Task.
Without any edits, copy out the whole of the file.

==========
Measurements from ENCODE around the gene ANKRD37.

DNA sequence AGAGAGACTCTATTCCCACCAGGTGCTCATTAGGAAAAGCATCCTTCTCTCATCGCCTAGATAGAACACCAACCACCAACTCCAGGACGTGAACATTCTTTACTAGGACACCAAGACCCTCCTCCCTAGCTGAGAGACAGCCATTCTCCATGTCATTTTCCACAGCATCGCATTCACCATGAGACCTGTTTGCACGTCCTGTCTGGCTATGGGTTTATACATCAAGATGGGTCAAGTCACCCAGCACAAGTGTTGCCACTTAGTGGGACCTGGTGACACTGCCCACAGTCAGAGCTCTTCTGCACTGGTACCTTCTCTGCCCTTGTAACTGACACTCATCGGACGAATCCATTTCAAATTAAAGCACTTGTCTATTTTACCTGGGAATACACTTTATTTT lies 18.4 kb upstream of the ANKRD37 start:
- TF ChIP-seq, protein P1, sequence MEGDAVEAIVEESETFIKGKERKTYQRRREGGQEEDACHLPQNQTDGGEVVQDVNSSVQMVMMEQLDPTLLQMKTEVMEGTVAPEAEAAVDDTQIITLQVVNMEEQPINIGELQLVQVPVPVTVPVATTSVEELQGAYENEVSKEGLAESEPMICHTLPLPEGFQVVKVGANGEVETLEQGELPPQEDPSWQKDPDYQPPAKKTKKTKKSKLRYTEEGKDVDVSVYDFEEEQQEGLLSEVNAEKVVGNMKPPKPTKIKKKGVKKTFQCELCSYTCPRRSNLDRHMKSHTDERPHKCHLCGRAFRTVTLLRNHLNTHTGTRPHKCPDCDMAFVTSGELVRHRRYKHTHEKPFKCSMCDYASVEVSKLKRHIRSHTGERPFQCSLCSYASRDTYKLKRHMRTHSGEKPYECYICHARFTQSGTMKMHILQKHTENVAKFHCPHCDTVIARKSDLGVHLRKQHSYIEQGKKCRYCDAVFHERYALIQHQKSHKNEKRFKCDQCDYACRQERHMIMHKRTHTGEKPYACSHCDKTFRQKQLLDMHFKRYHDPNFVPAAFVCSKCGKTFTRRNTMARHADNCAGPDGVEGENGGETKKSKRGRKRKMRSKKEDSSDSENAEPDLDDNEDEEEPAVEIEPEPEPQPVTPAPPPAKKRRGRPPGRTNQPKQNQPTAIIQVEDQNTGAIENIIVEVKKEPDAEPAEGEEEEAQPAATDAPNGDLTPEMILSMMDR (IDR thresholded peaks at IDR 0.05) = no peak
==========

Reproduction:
Measurements from ENCODE around the gene ANKRD37.

DNA sequence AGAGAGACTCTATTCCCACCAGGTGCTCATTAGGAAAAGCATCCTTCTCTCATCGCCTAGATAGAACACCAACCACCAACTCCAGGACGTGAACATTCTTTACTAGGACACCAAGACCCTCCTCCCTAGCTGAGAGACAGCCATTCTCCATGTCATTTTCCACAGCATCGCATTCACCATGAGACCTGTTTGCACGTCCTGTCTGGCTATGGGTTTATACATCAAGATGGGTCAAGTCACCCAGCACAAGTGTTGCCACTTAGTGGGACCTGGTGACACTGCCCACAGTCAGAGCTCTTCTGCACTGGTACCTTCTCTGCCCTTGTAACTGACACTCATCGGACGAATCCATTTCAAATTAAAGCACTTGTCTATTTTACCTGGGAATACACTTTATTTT lies 18.4 kb upstream of the ANKRD37 start:
- TF ChIP-seq, protein P1, sequence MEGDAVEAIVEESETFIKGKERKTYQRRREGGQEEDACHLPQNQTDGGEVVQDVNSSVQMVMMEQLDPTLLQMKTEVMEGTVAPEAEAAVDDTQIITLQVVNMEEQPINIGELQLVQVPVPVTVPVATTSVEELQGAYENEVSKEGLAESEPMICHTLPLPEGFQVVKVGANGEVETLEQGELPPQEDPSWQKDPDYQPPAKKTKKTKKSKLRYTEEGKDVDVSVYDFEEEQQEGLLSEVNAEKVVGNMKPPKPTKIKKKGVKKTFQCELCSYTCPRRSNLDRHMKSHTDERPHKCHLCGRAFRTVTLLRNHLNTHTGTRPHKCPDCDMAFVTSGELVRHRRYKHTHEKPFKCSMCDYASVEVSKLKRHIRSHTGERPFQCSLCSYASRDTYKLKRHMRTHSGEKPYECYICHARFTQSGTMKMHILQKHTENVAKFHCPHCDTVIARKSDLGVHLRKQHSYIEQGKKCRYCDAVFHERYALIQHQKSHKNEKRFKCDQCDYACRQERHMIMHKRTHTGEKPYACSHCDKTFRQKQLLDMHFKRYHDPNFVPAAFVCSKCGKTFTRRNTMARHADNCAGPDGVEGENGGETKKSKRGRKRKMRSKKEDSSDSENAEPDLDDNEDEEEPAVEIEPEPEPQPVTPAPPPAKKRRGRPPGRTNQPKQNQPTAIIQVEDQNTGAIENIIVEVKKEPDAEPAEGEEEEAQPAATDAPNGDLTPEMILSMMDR (IDR thresholded peaks at IDR 0.05) = no peak